Love of One’s Country

I’m probably more naïve about my own nation and its political meanderings than I ought to be, but it’s been a long time since I felt a rush of pride or emotion about my country. I still display the American flag on special days and am still moved enough to stand when I hear The Star Spangled Banner, but that old patriotic zeal, the kind that can bring tears, has been absent from me for a while.

There are two Americas again, not so very unlike the two from 1861 (yes, even before my birth), immersed again in a wave of rancor that continues to divide us more and more over our differences in politics, religion, race, language, education, and money. It seems at times that many folks now expect America to be a homogenized vanilla ice cream sundae, no chocolate, other flavors or colors allowed. A terrifying nostalgia for earlier times (especially the post-war 1950’s) has consumed at least half the nation with a paranoia that has transformed ignorance and fear into things controlled by puppeteers in Washington but apparently providing too an adrenalin rush from politically self-righteous zeal of unimaginable power that brings to mind George Orwell’s 1984, which he published in 1949.

Accusation, blame, misleading rhetoric in short, easy-to-digest sentences with a fifth grade vocabulary, vile language, unwarranted accusations (from both sides) have created a nation at war with itself, a nation I can hardly recognize, one that makes the America from 1973 under President Nixon look like an episode of Sesame Street.

The twisted language of silly slogans and name-calling have replaced balance, restraint, and even truth. It’s almost like a middle school playground, where whoever can come up with the meanest and most memorable insult wins. The laugh-track is broken with what too many Americans seem to see as heroic figures totally on their side, figures, however, that turn out to be remakes of Don Rickles and Archie Bunker whose verbal harpoons were amusingly revealing of the underbelly of America but which didn’t take the place of civil discourse and intelligent, constructive debate. The laugh-track has become the voice of half the nation, while the rest of the world sits back, wringing its hands as it watches us implode.

I long to feel again the shared love of my country, not as though on a team from some gameshow, where winning is the only concern, but with a love that we used to feel even when we disagreed. I long for intelligent debate, based upon facts and some degree of civility, not the resentment and enmity that are almost becoming accepted hallmarks of discussion in and out of politics. I don’t know if it’s too late yet to go back to when winning wasn’t the only thing that mattered in the wider picture, where reason created some sense of balance instead of giving the constant expectation of what is snide and fragmented.

I still love my country but feel strongly that something is at stake. We’re all at a crossroad, even as I write this, where we must, together, decide how to rediscover or reinvent “the land of the free.”   JB

About John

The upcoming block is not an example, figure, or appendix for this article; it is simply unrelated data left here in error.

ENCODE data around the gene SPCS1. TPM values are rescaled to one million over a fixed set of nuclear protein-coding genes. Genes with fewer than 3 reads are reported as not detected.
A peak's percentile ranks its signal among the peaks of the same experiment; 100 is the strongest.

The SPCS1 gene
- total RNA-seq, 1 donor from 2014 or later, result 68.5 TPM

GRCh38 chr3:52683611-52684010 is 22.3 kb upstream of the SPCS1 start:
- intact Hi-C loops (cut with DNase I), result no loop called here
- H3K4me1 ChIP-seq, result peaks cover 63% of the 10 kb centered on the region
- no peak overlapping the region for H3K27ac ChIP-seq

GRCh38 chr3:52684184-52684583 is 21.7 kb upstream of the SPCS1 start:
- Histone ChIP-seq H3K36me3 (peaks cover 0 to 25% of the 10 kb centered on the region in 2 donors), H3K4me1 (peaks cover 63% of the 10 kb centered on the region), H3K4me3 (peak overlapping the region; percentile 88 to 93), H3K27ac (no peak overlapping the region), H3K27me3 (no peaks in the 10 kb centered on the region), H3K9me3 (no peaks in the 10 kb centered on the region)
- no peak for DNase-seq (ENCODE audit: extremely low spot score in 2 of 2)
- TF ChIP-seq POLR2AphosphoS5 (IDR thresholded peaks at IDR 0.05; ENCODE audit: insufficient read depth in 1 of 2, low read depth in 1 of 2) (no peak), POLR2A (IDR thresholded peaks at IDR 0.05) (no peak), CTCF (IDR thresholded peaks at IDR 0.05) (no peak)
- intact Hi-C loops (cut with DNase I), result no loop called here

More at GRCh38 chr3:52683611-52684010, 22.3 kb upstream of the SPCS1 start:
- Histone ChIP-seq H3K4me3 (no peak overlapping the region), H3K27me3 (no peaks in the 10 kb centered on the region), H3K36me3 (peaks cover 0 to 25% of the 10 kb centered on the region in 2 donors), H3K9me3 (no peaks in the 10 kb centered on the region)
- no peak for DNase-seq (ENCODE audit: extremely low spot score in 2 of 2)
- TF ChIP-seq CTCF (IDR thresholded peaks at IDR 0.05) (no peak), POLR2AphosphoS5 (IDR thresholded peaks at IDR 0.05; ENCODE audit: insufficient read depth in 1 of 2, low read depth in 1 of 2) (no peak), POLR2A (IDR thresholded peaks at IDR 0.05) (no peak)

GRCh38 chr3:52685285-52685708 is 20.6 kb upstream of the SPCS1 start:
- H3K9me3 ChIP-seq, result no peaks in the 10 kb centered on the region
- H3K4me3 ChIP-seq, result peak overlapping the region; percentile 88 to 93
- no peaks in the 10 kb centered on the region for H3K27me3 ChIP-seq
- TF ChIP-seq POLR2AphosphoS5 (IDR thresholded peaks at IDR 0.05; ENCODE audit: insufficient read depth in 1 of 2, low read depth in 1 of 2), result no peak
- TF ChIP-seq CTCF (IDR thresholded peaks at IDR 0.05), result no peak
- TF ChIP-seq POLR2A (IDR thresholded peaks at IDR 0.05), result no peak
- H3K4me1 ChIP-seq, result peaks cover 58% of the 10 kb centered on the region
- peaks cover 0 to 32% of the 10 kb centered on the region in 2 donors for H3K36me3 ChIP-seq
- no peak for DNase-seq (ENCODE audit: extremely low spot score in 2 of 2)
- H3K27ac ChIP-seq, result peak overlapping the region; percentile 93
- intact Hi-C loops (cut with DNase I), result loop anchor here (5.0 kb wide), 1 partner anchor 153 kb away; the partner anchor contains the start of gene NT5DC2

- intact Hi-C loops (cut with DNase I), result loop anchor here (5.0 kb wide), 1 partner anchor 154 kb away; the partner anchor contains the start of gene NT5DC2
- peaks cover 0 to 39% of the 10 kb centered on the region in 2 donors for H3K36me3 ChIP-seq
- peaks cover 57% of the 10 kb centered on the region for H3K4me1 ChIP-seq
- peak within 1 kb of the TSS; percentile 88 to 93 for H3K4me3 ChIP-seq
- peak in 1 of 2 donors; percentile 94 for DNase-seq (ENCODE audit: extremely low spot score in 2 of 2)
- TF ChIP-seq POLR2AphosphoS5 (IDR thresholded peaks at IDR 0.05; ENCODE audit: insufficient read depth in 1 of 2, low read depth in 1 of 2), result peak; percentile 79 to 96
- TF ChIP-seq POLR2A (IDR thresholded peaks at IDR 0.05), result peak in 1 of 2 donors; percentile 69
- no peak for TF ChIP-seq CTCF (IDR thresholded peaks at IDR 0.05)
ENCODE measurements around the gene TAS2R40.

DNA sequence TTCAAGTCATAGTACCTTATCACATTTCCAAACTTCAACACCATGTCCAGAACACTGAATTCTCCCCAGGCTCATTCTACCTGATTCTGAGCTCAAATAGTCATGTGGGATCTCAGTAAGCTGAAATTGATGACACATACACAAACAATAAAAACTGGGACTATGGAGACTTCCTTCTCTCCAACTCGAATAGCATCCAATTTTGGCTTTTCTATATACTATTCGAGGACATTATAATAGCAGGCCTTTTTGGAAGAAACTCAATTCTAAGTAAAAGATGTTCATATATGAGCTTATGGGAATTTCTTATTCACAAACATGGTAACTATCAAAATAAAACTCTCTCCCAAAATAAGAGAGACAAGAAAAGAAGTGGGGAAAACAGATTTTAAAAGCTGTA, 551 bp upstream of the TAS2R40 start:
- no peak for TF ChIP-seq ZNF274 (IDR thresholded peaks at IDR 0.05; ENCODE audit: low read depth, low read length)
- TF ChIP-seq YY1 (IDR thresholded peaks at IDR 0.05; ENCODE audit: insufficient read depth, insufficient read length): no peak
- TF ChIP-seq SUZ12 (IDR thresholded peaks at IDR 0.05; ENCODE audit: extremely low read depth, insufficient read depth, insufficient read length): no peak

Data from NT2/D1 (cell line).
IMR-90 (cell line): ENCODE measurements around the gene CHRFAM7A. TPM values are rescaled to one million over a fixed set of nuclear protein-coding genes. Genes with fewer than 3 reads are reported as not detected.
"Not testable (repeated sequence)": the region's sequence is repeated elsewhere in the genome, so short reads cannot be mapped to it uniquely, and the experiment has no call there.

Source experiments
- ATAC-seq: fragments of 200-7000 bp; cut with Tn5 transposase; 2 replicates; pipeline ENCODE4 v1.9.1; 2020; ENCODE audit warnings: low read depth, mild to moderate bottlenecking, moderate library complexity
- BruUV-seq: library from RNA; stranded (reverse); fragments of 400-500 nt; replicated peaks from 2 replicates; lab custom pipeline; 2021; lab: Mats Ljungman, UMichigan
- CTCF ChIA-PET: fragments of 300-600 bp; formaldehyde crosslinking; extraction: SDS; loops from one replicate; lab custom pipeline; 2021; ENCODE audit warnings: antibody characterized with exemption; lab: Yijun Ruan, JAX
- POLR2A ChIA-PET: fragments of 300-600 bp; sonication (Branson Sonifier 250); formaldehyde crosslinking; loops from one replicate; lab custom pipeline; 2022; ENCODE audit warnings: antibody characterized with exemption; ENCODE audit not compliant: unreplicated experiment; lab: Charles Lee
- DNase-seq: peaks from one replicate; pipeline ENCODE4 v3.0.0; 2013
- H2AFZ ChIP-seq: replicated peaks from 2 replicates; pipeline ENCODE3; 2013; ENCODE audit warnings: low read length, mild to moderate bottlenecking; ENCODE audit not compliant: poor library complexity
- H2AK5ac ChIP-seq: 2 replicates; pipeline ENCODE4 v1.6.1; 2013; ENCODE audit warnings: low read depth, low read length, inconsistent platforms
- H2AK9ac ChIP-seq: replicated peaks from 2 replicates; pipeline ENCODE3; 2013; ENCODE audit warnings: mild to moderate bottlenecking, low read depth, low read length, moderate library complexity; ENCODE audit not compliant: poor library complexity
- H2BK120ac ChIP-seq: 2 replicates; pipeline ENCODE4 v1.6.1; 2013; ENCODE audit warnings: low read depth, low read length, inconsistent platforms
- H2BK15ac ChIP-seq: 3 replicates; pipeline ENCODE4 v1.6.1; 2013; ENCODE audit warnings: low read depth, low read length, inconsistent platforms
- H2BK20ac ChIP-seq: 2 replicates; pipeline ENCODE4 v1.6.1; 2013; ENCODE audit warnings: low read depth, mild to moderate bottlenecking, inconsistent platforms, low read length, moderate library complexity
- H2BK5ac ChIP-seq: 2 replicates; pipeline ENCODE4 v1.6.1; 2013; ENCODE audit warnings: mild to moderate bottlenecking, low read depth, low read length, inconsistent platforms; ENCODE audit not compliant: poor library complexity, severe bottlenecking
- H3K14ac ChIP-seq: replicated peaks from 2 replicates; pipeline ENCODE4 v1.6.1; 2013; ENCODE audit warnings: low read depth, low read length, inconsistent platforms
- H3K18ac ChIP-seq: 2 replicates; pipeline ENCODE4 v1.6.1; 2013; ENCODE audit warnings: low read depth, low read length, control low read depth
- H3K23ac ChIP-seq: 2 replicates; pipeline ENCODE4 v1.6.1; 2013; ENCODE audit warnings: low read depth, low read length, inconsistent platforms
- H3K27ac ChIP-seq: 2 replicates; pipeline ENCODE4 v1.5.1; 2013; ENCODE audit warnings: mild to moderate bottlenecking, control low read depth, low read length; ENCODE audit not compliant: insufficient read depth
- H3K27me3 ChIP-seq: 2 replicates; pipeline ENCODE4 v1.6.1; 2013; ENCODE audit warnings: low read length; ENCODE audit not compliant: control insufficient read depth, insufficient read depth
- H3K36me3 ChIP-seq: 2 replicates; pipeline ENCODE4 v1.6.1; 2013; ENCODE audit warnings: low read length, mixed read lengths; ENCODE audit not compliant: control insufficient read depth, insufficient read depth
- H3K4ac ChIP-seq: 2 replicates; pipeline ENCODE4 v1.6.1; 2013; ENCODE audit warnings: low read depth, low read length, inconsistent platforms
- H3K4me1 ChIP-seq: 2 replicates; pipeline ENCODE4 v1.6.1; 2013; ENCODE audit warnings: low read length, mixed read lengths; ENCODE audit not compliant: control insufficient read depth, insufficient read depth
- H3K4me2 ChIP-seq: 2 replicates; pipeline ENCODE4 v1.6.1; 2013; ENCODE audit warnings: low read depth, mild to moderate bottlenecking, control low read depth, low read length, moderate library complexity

About John John Bolinger was born and raised in Northwest Indiana, where he attended Ball State University and Purdue University, receiving his BS and MA from those schools. Then he taught English and French for thirty-five years at Morton High School in Hammond, Indiana before moving to Colorado, where he resided for ten years before moving to Florida. Besides COME SEPTEMBER, Journey of a High School Teacher, John's other books are ALL MY LAZY RIVERS, an Indiana Childhood, and COME ON, FLUFFY, THIS AIN'T NO BALLET, a Novel on Coming of Age, all available on Amazon.com as paperbacks and Kindle books. Alternately funny and touching, COME SEPTEMBER, conveys the story of every high school teacher’s struggle to enlighten both himself and his pupils, encountering along the way, battles with colleagues, administrators, and parents through a parade of characters that include a freshman boy for whom the faculty code name is “Spawn of Satan,” to a senior girl whose water breaks during a pop-quiz over THE LAST OF THE MOHICANS. Through social change and the relentless march of technology, the human element remains constant in the book’s personal, entertaining, and sympathetic portraits of faculty, students, parents, and others. The audience for this book will certainly include school teachers everywhere, teenagers, parents of teens, as well as anyone who appreciates that blend of humor and pathos with which the world of public education is drenched. The drive of the story is the narrator's struggle to become the best teacher he can be. The book is filled with advice for young teachers based upon experience of the writer, advice that will never be found in college methods classes. Another of John's recent books is Mum's the Word: Secrets of a Family. It is the story of his alcoholic father and the family's efforts to deal with or hide the fact. Though a serious treatment of the horrors of alcoholism, the book also entertains in its descriptions of the father during his best times and the humor of the family's attempts to create a façade for the outside world. All John's books are available as paperbacks and Kindle readers on Amazon, and also as paperbacks at Barnes & Noble. John's sixth book is, Growing Old in America: Notes from a Codger was released on June 15, 2014. John’s most recent book is a novel titled Resisting Gravity, A Ghost Story, published the summer of 2018 View all posts by John →
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